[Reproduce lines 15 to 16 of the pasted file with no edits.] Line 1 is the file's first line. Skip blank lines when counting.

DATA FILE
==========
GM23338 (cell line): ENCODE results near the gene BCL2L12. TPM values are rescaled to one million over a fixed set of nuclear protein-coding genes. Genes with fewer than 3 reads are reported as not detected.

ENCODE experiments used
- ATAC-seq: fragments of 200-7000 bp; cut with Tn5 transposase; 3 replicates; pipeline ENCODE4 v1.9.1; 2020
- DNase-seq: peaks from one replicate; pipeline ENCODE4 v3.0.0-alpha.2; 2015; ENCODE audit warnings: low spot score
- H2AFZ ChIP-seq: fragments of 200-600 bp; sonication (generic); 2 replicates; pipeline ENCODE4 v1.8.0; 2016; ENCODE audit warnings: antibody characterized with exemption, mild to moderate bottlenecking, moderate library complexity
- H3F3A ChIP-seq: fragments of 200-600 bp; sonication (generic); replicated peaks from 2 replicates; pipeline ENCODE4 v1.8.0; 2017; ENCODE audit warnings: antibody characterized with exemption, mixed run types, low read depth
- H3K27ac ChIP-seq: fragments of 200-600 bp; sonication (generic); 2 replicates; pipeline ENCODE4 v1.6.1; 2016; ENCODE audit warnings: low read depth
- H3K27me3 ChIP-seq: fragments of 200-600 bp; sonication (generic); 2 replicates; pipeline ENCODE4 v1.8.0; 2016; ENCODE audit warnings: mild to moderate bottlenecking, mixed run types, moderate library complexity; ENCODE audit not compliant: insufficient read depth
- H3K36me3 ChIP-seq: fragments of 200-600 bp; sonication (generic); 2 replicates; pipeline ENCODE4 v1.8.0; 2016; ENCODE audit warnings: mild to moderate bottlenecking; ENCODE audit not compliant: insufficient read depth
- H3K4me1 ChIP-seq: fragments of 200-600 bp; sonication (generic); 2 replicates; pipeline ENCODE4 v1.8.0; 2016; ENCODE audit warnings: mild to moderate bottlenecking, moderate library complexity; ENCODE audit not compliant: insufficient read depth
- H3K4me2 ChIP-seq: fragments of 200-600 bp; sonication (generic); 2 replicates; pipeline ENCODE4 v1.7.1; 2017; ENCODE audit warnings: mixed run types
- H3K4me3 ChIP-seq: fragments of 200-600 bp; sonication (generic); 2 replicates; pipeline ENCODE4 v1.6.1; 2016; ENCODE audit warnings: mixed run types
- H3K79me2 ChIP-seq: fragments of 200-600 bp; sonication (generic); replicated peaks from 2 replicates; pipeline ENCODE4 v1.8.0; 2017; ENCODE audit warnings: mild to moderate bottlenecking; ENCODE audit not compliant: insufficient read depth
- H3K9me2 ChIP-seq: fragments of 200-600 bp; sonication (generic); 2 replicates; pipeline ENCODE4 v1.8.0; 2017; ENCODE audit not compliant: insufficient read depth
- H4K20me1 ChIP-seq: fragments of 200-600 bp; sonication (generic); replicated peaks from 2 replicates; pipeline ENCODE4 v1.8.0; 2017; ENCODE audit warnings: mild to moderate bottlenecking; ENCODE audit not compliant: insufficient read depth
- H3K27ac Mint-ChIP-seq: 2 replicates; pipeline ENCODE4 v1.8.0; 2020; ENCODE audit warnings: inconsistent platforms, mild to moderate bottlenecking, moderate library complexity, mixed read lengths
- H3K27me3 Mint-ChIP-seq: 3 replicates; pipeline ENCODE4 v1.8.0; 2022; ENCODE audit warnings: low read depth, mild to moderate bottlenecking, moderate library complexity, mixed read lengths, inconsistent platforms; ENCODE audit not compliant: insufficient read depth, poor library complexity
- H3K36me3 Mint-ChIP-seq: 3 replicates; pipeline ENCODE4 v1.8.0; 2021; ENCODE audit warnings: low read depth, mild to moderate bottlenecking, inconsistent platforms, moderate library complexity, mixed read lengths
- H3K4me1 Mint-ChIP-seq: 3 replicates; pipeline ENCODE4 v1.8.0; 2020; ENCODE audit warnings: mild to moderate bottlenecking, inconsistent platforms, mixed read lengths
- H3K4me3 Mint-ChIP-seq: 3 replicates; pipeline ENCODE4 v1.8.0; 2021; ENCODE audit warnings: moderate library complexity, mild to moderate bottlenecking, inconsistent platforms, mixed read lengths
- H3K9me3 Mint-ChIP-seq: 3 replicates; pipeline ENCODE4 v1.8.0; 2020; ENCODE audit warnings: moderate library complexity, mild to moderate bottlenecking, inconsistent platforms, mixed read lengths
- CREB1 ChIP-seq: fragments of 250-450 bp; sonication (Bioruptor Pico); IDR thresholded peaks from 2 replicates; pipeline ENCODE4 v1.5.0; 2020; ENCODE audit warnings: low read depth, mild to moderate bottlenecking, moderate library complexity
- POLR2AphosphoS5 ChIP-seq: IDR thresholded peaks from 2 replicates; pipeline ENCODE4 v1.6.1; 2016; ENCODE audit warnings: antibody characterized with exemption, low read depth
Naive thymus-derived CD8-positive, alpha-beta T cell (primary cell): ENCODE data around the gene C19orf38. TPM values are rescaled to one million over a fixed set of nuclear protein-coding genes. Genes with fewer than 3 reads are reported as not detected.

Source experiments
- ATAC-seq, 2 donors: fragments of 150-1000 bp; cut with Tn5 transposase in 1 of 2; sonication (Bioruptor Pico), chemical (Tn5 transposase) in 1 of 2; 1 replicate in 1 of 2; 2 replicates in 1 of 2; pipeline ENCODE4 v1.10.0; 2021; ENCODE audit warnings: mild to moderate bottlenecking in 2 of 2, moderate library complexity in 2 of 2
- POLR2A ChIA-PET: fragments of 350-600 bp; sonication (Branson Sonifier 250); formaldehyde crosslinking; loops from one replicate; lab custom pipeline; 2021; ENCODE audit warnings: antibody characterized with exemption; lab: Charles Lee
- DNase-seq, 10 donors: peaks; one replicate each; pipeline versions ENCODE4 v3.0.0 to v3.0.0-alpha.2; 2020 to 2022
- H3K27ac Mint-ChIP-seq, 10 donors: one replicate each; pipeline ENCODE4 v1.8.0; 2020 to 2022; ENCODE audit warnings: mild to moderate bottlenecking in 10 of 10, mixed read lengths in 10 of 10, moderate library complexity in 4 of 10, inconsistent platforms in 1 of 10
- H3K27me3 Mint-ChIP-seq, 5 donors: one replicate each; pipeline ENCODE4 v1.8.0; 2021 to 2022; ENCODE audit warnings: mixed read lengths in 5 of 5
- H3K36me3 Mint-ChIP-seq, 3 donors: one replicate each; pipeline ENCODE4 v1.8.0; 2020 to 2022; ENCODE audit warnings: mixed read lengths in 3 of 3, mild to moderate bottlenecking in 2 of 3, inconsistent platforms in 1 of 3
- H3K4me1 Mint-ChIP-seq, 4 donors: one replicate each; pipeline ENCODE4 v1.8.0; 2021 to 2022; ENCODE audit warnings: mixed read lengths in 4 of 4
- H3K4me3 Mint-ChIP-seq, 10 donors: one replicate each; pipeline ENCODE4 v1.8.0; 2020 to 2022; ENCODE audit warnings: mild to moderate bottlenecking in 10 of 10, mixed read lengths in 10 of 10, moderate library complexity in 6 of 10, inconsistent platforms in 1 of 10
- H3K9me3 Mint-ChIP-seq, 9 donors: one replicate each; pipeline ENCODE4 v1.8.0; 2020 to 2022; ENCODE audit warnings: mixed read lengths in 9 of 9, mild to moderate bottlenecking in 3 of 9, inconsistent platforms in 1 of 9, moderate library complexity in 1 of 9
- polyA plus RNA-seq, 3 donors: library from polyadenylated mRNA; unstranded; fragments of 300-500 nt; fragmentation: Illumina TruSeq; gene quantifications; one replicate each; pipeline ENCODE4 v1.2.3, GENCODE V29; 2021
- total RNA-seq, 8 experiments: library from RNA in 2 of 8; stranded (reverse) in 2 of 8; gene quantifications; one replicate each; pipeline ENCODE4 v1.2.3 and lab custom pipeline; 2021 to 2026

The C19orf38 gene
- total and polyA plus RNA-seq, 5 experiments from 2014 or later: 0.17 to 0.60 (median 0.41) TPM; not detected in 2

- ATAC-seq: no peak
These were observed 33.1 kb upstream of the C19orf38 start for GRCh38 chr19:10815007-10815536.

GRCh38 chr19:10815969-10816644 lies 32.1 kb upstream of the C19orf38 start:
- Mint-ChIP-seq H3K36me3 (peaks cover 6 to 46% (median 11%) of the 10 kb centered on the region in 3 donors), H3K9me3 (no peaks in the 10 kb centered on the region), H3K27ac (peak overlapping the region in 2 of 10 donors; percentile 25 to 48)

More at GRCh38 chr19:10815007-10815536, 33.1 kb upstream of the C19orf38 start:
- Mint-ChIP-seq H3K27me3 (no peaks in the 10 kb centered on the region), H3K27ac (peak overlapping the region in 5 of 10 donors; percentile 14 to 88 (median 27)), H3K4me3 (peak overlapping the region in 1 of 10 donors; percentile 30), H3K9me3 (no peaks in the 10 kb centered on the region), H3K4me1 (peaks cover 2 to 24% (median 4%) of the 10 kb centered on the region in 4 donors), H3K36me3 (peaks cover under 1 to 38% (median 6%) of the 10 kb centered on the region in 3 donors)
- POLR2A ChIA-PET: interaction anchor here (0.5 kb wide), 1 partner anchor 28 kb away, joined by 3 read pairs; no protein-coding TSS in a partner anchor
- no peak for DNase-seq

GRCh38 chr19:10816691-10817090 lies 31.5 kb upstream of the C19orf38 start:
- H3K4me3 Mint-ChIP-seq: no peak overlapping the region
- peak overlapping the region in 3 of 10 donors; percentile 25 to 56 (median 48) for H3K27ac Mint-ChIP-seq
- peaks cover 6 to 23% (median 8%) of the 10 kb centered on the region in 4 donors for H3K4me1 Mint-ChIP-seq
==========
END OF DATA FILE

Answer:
- H4K20me1 ChIP-seq: fragments of 200-600 bp; sonication (generic); replicated peaks from 2 replicates; pipeline ENCODE4 v1.8.0; 2017; ENCODE audit warnings: mild to moderate bottlenecking; ENCODE audit not compliant: insufficient read depth
- H3K27ac Mint-ChIP-seq: 2 replicates; pipeline ENCODE4 v1.8.0; 2020; ENCODE audit warnings: inconsistent platforms, mild to moderate bottlenecking, moderate library complexity, mixed read lengths